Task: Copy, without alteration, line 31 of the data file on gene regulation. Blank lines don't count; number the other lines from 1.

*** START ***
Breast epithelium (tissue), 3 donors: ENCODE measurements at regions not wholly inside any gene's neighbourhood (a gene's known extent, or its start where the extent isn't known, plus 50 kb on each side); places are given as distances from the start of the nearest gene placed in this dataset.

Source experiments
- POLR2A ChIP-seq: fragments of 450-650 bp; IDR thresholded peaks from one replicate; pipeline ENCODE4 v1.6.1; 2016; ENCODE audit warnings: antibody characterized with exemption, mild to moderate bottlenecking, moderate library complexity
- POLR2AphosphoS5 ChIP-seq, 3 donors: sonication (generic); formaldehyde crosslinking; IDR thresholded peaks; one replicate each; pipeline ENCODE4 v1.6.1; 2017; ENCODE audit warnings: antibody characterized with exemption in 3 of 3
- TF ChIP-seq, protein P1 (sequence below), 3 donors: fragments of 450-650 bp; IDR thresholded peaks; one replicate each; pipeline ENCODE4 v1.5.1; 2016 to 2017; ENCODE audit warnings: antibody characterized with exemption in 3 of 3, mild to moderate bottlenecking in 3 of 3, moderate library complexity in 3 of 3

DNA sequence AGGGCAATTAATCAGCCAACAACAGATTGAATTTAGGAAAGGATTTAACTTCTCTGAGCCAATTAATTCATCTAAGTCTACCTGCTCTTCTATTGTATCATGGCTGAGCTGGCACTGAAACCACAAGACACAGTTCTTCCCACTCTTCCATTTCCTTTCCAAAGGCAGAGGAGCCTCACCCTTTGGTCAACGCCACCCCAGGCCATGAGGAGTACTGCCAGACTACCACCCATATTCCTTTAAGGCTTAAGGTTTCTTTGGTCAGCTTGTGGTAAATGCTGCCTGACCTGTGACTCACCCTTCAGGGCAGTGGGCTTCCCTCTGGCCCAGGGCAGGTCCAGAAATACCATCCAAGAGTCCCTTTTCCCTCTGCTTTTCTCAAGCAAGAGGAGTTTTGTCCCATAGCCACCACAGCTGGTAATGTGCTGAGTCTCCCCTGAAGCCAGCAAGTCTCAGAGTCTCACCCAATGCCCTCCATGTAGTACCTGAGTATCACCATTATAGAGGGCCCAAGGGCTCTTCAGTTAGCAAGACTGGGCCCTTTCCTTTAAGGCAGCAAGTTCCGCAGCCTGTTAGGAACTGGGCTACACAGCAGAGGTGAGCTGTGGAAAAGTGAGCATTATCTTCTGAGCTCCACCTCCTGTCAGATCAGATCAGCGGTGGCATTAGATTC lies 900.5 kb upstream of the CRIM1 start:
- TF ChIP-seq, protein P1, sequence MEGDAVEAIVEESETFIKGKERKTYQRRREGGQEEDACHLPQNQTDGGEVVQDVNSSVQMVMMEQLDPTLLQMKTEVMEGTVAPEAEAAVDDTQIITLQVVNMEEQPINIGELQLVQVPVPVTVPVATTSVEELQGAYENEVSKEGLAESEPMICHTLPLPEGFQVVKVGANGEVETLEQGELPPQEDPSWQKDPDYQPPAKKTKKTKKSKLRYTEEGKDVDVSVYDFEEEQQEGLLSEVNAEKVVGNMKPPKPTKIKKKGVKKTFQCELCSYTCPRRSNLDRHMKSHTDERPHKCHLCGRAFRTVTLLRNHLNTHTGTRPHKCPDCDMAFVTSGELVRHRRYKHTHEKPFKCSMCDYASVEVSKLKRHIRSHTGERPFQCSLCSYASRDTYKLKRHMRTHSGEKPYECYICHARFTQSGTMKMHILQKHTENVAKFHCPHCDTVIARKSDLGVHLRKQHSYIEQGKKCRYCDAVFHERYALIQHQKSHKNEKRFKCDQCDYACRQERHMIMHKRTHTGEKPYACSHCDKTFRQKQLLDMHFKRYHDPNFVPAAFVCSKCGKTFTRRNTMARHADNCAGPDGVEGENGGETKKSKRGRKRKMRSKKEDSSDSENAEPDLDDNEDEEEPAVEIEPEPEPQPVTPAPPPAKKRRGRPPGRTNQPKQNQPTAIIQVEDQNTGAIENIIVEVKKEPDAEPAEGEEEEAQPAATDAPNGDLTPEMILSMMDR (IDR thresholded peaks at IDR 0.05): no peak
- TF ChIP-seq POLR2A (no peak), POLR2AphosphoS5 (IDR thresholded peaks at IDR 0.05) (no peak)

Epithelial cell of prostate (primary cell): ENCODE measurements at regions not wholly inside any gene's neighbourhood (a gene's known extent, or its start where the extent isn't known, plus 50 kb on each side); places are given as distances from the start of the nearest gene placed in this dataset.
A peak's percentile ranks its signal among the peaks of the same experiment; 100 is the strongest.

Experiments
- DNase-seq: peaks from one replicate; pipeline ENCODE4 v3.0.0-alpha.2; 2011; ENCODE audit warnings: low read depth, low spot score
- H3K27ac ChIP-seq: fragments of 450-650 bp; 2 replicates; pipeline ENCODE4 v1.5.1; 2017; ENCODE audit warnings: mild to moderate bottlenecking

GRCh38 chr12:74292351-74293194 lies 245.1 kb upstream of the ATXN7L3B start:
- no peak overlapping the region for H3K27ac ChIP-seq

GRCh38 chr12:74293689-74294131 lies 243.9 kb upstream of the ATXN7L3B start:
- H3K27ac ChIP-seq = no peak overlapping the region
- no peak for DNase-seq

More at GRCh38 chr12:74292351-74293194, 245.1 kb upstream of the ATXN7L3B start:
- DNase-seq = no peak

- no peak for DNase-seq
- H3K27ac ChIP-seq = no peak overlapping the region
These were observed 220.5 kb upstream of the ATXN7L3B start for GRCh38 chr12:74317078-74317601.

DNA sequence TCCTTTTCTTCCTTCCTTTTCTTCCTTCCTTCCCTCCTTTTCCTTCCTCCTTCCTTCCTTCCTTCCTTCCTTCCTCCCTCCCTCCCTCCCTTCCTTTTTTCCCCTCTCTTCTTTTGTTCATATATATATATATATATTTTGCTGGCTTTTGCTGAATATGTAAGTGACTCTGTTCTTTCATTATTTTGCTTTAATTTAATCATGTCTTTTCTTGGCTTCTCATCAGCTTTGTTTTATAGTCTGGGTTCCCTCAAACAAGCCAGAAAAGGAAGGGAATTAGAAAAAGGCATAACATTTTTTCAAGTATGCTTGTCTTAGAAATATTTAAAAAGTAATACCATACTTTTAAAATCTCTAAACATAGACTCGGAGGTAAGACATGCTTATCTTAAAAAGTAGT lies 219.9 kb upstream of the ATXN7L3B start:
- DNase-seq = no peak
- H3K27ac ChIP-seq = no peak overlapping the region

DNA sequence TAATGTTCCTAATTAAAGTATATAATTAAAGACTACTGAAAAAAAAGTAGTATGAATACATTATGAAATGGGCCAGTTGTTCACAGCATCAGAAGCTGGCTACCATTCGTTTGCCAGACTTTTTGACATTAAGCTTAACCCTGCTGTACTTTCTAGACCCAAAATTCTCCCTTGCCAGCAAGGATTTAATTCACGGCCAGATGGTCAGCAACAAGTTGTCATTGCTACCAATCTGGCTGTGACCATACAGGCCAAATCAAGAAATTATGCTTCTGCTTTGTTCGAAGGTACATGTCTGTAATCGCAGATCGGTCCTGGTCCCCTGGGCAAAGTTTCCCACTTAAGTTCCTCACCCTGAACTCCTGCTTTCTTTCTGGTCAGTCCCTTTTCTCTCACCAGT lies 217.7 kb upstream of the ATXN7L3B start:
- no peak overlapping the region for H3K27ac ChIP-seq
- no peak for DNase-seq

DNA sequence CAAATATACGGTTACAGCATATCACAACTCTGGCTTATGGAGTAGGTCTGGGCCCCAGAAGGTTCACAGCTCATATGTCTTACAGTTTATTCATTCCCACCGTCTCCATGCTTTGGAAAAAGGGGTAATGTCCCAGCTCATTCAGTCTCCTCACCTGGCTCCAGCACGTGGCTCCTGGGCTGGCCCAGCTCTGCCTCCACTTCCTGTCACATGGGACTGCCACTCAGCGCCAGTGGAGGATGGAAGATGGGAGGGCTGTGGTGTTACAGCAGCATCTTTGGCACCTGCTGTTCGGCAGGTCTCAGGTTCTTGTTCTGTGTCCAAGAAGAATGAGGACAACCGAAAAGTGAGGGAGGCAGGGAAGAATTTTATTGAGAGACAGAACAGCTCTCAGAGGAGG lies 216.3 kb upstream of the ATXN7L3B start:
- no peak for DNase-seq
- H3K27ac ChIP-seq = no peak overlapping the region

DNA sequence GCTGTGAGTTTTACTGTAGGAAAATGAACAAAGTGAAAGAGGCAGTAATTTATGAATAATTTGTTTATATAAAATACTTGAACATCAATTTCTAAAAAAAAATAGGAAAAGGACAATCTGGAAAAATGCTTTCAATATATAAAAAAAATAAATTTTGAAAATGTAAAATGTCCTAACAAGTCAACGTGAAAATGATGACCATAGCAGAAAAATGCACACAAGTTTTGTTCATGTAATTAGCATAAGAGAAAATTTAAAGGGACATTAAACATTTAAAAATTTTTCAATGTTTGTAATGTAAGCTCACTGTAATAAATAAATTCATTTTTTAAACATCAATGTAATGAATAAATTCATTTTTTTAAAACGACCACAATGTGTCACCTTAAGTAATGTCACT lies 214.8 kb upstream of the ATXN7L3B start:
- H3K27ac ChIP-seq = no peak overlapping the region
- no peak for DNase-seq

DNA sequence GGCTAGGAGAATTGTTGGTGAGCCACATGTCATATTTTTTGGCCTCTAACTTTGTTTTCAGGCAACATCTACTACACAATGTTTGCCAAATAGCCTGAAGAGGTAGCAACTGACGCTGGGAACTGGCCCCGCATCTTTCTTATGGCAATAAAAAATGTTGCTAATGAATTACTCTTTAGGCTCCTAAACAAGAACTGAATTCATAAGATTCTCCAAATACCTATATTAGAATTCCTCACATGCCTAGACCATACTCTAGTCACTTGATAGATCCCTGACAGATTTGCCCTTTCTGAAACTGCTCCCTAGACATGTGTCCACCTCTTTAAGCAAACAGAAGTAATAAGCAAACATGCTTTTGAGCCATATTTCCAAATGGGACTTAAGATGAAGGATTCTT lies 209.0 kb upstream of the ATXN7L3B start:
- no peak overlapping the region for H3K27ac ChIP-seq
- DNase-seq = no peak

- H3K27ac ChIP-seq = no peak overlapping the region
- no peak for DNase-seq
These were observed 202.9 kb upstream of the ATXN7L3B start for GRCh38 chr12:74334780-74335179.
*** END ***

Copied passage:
- no peak for DNase-seq